Reinforced? absolutely, but Definitely amplified and I think deepened. I’ve mentioned how I’ve had self-doubt about my validity as a latina and part of that is from no longer being  spanish-speaking, part of that is from colonized and being displaced from Venezuela, and feeling separate from my own community. And suddenly I was part of a group where I feel fully embraced by these people and it’s encouraged me to push deeper and to start questioning things things that I have just accepted as being lost to me. And they’re not lost to me, they just take a lot of effort and time and relationship to retrieve, but they’re not lost and that group has helped me realize that.

WHAT IS THE LEAST RECONCILABLE ASPECT OF YOUR TWO COMPETING BELIEFS?

Well my challenge would be that these are not competing beliefs. I would say, a patriarchal white-centric christianity that’s sold here in the United States – That’s contrary and competing with my identity and my beliefs. But christianity in of itself, I would argue, is not, its reinforced, its strengthened me. There are incredible stories in scripture, of women, women of color- women who are in marginalized groups being strong and empowered doing phenomenal things, culture shifting things. We don’t talk about them in the church. so for me its not competing, it encourages me.

 

DO YOU GIVE PRIORITY TO ONE BELIEF OVER ANOTHER IN CERTAIN SITUATIONS?

Yes. I wouldn’t say I give priority to a belief, I would say I give priority to an identity. So, for example, In The Secret Lives of the Feministas group, I am very cognizant of the fact that we have a group of women who identify, or represent a broad collection of beliefs. So not everyone in that group is christian or even a person of faith, not everyone in that group is english speaking-only, like I am. Everyone doesn’t identify as feminist, for some that word has horrible connotation or is painful or isn’t fully grasping how they identify. I’m very aware of that in conversation. I’m not going to come into that space starting things with “so, in church this morning, this is what we talked about-and through that lens I want to discuss the following” because that’s not going to be approachable for everyone. So, i’ll give priority-I know i said i don’t do that but now I’m saying it, being all things to all people bringing a part of myself that are most necessary to make connections, and those are different parts in different spaces.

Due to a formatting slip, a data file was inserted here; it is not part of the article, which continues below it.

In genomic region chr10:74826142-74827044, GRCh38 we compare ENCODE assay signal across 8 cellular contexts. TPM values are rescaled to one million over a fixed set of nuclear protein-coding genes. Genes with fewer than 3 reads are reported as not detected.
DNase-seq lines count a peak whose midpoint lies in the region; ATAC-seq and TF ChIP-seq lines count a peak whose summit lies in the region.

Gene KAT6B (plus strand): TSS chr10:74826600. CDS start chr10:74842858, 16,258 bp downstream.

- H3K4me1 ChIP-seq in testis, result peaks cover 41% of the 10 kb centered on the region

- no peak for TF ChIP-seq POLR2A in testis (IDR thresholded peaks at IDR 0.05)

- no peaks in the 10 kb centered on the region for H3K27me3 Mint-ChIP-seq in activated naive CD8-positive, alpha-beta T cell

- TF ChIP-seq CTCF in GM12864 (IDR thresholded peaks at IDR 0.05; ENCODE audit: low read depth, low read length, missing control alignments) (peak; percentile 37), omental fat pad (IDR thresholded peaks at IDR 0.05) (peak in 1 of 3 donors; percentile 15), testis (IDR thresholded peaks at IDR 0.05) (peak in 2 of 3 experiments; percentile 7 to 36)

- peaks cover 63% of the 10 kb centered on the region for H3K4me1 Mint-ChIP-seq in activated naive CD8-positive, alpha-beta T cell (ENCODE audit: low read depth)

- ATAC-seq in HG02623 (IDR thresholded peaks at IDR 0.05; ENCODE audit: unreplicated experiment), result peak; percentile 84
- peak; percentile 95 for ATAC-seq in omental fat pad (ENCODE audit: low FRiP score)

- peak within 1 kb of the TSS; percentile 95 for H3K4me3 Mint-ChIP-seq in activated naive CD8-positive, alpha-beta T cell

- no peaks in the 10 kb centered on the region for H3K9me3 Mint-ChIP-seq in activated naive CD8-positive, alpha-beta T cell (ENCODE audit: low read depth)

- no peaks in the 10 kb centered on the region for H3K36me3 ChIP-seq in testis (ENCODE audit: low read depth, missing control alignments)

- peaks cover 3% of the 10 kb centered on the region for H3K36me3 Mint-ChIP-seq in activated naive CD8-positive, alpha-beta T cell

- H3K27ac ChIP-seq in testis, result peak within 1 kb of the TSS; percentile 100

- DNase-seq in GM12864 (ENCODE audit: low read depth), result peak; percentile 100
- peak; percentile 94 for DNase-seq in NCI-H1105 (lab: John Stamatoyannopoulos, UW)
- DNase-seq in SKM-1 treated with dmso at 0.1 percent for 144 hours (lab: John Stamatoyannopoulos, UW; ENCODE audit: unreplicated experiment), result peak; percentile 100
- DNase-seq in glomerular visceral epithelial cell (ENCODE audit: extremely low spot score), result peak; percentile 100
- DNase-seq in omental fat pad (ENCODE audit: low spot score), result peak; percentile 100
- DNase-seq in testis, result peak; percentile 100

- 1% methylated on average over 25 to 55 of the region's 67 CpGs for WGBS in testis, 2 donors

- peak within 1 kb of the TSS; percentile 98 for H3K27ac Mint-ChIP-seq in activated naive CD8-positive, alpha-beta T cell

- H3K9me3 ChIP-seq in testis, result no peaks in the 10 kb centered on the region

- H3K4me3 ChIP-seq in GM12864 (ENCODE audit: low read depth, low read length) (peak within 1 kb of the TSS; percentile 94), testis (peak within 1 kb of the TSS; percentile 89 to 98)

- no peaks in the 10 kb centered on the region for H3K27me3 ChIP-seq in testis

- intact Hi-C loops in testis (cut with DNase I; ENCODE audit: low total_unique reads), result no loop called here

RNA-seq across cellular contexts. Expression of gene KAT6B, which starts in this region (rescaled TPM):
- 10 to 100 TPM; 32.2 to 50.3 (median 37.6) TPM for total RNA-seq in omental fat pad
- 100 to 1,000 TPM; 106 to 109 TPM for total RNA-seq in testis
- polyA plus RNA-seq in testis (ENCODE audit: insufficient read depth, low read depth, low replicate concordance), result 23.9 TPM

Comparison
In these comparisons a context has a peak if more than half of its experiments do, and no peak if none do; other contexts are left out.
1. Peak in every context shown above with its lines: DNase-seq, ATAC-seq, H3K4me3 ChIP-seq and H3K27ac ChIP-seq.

WHAT KINDS OF COMPROMISES HAVE YOU MADE TO MAINTAIN A LEVEL OF AUTHENTICITY IN YOUR WORK OR OVERALL MESSAGE?

I definitely have a reputation in all of the circles that I move in of being very outspoken and being unapologetic about what I think and what i believe, and sometimes thats a compliment and sometimes that’s an accusation – but I think, for me, the compromise, which has been a healthy one, is realizing that just because I think it, believe it and feel it needs to be said doesn’t mean I’m the one that needs to be saying it and that’s very hard for me.  It’s good for keeping me humble and it’s good for maintaining relationships.

Dorothy Bell Ferrer | Writer & Activist

Dorothy Bell Ferrer | Writer & Activist